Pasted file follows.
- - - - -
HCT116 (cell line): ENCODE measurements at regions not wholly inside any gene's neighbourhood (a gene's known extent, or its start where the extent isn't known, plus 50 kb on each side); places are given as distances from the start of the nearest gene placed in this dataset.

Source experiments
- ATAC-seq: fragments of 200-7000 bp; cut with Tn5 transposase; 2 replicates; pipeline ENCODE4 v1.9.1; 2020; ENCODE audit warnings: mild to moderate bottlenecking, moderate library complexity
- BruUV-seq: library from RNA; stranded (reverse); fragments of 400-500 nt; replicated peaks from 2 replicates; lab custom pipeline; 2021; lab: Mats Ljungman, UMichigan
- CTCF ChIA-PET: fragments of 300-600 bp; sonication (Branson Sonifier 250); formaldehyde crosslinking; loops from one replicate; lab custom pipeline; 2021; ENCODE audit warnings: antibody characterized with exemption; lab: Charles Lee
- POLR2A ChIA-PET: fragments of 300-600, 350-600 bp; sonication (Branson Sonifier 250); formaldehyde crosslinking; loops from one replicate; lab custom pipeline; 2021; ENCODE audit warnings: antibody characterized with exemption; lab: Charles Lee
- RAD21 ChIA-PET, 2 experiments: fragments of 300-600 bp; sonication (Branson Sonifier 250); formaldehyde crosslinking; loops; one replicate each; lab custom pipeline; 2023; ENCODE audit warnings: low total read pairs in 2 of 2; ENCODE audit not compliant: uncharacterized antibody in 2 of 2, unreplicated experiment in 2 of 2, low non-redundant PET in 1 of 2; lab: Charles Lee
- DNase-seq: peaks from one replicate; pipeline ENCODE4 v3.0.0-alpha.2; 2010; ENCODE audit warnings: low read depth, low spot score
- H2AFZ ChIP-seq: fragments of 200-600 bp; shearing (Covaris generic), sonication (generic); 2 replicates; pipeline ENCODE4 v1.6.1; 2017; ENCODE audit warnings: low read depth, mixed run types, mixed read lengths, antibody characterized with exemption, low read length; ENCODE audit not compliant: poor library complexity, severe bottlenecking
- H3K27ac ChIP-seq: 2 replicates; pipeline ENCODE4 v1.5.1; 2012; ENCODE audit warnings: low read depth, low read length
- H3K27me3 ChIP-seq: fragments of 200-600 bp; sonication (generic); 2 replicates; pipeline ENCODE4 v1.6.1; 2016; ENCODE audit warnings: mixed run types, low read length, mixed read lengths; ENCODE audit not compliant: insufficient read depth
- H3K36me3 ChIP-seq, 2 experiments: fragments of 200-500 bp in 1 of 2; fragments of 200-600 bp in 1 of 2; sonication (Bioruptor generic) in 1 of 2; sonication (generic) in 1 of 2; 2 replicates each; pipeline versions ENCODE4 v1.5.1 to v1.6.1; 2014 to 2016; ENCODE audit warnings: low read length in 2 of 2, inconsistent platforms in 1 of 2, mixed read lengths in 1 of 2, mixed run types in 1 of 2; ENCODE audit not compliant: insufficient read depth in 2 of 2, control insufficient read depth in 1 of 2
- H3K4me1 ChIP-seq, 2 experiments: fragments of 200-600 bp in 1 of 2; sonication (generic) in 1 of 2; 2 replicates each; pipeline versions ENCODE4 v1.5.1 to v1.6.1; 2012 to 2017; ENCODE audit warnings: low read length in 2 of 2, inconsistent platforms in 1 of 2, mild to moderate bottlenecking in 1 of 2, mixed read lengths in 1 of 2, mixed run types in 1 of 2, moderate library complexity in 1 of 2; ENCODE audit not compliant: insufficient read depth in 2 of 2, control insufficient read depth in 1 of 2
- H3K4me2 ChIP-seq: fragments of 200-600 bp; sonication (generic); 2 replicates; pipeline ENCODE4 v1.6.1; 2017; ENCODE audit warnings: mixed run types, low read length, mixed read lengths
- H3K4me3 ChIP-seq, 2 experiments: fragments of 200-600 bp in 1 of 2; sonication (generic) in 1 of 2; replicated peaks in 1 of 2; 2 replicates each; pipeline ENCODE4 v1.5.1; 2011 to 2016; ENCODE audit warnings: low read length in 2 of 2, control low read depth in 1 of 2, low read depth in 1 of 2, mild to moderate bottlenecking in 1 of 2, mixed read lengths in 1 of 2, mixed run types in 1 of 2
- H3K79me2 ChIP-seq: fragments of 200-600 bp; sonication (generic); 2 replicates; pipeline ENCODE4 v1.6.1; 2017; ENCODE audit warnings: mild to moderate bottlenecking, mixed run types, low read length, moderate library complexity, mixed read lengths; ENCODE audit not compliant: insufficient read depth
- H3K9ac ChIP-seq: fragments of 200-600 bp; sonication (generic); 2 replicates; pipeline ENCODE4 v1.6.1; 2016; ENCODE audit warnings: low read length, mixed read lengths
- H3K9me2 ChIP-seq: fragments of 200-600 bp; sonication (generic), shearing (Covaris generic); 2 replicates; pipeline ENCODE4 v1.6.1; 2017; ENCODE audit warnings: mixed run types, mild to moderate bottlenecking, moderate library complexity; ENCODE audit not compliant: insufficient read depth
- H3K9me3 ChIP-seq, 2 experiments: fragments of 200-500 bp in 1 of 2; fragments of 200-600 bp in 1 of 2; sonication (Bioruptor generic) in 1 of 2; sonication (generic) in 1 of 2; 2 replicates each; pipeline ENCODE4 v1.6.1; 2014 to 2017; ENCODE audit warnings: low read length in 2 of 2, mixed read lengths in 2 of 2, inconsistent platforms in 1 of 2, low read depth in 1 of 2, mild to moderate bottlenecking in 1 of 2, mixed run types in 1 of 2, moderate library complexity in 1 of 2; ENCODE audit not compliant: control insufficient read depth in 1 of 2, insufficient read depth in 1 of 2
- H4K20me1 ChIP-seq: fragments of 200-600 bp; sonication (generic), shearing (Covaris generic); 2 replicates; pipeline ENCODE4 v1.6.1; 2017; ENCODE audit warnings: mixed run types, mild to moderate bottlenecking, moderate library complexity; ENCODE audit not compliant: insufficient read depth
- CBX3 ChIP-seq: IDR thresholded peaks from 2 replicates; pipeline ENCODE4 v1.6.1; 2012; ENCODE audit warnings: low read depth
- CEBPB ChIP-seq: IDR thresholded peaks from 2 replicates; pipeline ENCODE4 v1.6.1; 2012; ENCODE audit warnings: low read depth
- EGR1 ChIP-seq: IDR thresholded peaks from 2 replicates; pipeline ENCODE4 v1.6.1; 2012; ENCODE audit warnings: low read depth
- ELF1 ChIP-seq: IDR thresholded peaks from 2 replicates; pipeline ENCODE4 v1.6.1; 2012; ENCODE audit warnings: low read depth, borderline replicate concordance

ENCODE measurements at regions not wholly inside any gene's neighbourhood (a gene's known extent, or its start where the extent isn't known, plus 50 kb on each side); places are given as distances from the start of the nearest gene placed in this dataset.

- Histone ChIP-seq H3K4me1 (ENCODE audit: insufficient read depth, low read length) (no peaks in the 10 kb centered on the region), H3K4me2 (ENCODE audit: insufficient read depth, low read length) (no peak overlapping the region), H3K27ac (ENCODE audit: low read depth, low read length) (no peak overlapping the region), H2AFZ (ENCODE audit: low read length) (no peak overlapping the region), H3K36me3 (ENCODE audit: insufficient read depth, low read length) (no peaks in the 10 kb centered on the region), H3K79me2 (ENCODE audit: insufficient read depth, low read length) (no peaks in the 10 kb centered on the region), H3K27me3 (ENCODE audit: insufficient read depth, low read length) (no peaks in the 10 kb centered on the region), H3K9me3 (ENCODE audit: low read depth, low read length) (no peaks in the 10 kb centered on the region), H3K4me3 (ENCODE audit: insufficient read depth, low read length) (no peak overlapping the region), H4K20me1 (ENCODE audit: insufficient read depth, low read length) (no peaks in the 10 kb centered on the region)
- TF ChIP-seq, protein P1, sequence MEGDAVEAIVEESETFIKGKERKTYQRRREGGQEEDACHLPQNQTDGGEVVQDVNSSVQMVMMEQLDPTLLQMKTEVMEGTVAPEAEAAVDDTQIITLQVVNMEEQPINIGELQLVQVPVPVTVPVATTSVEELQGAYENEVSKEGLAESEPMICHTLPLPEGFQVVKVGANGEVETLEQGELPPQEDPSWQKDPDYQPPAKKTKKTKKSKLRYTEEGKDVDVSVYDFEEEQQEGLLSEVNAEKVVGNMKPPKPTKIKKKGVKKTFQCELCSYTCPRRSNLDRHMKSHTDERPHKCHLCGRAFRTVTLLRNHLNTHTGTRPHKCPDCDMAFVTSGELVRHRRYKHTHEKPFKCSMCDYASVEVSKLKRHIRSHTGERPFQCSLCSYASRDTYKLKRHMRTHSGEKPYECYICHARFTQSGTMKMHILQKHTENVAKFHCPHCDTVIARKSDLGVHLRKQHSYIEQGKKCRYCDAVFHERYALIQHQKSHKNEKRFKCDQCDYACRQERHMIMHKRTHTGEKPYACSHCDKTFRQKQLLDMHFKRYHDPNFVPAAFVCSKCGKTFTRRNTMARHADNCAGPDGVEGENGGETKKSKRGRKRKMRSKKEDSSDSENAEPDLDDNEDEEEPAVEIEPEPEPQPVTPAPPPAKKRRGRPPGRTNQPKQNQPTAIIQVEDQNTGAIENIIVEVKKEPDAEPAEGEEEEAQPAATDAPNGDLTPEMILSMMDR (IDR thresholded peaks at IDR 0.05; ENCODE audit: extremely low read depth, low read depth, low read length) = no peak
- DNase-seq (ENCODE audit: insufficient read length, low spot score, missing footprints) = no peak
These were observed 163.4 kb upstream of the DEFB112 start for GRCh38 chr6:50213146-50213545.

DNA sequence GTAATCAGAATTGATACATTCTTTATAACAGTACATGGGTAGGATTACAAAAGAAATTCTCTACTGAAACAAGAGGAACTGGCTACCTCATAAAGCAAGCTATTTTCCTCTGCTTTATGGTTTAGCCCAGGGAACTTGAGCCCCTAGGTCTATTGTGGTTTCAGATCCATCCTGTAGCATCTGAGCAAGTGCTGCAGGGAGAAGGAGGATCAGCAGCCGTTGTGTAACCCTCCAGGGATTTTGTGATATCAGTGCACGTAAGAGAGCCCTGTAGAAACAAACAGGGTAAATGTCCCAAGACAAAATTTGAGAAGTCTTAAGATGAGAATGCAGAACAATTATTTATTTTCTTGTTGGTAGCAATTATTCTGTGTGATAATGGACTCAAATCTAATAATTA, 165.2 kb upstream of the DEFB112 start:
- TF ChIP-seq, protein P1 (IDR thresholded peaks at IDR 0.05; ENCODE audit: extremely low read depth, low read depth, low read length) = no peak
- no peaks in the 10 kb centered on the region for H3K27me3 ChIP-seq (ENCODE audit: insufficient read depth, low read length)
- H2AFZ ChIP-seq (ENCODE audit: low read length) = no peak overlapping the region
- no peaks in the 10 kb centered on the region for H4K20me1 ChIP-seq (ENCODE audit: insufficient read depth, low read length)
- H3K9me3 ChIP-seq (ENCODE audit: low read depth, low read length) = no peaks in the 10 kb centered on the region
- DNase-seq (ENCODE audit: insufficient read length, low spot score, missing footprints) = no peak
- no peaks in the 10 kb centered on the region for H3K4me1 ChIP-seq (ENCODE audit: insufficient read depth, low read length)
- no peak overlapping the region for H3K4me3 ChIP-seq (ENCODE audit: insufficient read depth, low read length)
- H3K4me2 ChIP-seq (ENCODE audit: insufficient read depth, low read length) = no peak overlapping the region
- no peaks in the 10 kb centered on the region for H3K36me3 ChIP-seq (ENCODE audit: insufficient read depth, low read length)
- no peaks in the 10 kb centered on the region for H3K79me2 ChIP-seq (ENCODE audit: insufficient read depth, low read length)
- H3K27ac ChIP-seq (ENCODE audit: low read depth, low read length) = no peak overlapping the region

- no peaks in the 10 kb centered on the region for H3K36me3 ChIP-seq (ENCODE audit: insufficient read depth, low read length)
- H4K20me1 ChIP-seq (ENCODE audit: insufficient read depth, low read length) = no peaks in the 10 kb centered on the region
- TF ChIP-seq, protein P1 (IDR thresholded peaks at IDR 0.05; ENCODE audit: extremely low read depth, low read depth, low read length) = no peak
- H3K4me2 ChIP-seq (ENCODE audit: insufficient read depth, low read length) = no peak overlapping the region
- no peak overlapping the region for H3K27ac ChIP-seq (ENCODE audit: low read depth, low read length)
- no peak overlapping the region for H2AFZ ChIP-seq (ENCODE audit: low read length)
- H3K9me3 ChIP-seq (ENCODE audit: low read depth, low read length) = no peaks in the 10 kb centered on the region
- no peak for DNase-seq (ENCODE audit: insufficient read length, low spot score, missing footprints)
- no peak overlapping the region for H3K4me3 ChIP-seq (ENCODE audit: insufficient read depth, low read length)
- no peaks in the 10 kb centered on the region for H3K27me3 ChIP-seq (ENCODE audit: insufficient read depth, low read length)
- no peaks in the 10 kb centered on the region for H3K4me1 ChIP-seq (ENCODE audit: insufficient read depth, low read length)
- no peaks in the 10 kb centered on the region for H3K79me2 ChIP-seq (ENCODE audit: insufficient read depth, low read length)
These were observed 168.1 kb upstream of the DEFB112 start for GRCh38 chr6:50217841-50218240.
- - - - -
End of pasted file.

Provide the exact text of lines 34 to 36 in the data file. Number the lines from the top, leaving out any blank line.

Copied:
- no peaks in the 10 kb centered on the region for H4K20me1 ChIP-seq (ENCODE audit: insufficient read depth, low read length)
- H3K9me3 ChIP-seq (ENCODE audit: low read depth, low read length) = no peaks in the 10 kb centered on the region
- DNase-seq (ENCODE audit: insufficient read length, low spot score, missing footprints) = no peak